"Just Another Day," bursts out next providing the perfect 1-2 punch to start the album. Blind Faith is still here but now it's brewed with serious dobs of classic MK II Deep Purple. Huge organ runs, searing guitar parts, impassioned vocals. Listen through the chorus, as the high-toned ghosting harmony vocal and the lead guitar mirror the lead vocals. Damn, that's good. So much emotion is revealed in that tiny passage, so much honesty. Young bands could study this song for years, discerning craft and intention. Big looping, Purple riffs drive the song forward to a gorgeously toned solo. Bass and drums never miss a step. This song rides, it grooves, it simply rocks with a triple-distilled perfection.

"Shine," another album standout keeps the Purple-vibe going strong, through a ballsy, blues-adled riff that picks up in intensity of the Allman Brothers as the song progresses. Again, you can't beat the southern soul in the vocals, adding that perfect pairing of honesty to the rock. This bluesy feeling is taken to a whole 'nother level with "Fever," a mid-temp pure out blues smoldering burner. A hint of Traffic peeks in through the middle-section keyboard solo, tripping over a slow and steady, bass-heavy groove. Then the guitar comes searing back, wailing like a man crying at at funeral. Beautiful, simply beautiful.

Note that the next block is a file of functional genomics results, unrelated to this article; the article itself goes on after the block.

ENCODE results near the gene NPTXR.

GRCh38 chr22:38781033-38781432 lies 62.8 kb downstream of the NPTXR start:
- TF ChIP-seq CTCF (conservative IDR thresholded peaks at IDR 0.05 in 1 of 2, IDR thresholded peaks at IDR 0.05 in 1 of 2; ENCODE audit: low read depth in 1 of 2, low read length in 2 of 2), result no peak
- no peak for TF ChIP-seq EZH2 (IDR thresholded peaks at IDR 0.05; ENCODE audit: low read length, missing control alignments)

Then, lest you think the album is becoming a downer, "Above the Trees," rocks and grooves with a swaggering southern sidestep. Drums pound like an oncoming stampede while the band veers off into a gentle, swirling psychedelic excursion. Nothing too trippy here. Nothing inaccessible, just nice Cream-ified jamming.

I'm not going to dissect each track, but I'd be failing all waveriders if I didn't at least toss a mention to another one of the standout tracks on an album full of standouts. With it's huge keyboard-laden sound, and impeccably tight start-stop riffing, "Little Man," is one intensely groovy blast of '70's hazy smoke-obscurred sunshine. Like an onrush of Purple or maybe a touch of some of the finer Uriah Heap, it's another case where the end result is much greater than the sum of its parts.

I've listen to this disc non-stop at least eight times and I don't see myself stopping any time soon. Like the band's the boys used as building blocks for their music, their sound is timeless and classic. It's an album that only a hyped-up Ritalin-fixated, ADD child with the attention span of a gnat could get tired of. But if you're the type who like to dig into an album, I mean really dig into an album, with knife and fork at the ready, set to feast on all the flavors and textures laid out before you, A New Day Dawning will hold a reverred place in your collection.

Triple distilled indeed.



raysrealm said...

This album is fucking killer. Nice job, Race!

Woody said...

Wow! This rocks! The Deep Purple and Uriah Heep comparisons are dead on. They also remind me of the first album by Lucifer's Friend. Nice one, Racer.

Unknown said...

Yes! Killer album that way more people need to discover! Nice review!

Leroy said...

Thank you so much for taking the time to post this album! Gonna see them live in greece in a month :D